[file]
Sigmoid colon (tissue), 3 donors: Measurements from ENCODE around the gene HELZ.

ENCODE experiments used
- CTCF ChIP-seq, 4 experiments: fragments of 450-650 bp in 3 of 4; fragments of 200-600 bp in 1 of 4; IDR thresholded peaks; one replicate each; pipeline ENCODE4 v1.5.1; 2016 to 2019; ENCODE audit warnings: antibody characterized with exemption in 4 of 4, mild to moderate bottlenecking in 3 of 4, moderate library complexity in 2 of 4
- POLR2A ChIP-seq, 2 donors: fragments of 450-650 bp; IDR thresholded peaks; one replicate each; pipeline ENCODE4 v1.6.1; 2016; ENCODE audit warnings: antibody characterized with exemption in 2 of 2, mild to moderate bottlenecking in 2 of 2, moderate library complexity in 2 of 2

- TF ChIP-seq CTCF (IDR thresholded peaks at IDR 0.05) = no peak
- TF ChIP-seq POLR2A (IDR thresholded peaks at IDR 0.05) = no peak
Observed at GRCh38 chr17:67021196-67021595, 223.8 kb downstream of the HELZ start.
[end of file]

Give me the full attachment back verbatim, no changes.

Sigmoid colon (tissue), 3 donors: Measurements from ENCODE around the gene HELZ.

ENCODE experiments used
- CTCF ChIP-seq, 4 experiments: fragments of 450-650 bp in 3 of 4; fragments of 200-600 bp in 1 of 4; IDR thresholded peaks; one replicate each; pipeline ENCODE4 v1.5.1; 2016 to 2019; ENCODE audit warnings: antibody characterized with exemption in 4 of 4, mild to moderate bottlenecking in 3 of 4, moderate library complexity in 2 of 4
- POLR2A ChIP-seq, 2 donors: fragments of 450-650 bp; IDR thresholded peaks; one replicate each; pipeline ENCODE4 v1.6.1; 2016; ENCODE audit warnings: antibody characterized with exemption in 2 of 2, mild to moderate bottlenecking in 2 of 2, moderate library complexity in 2 of 2

- TF ChIP-seq CTCF (IDR thresholded peaks at IDR 0.05) = no peak
- TF ChIP-seq POLR2A (IDR thresholded peaks at IDR 0.05) = no peak
Observed at GRCh38 chr17:67021196-67021595, 223.8 kb downstream of the HELZ start.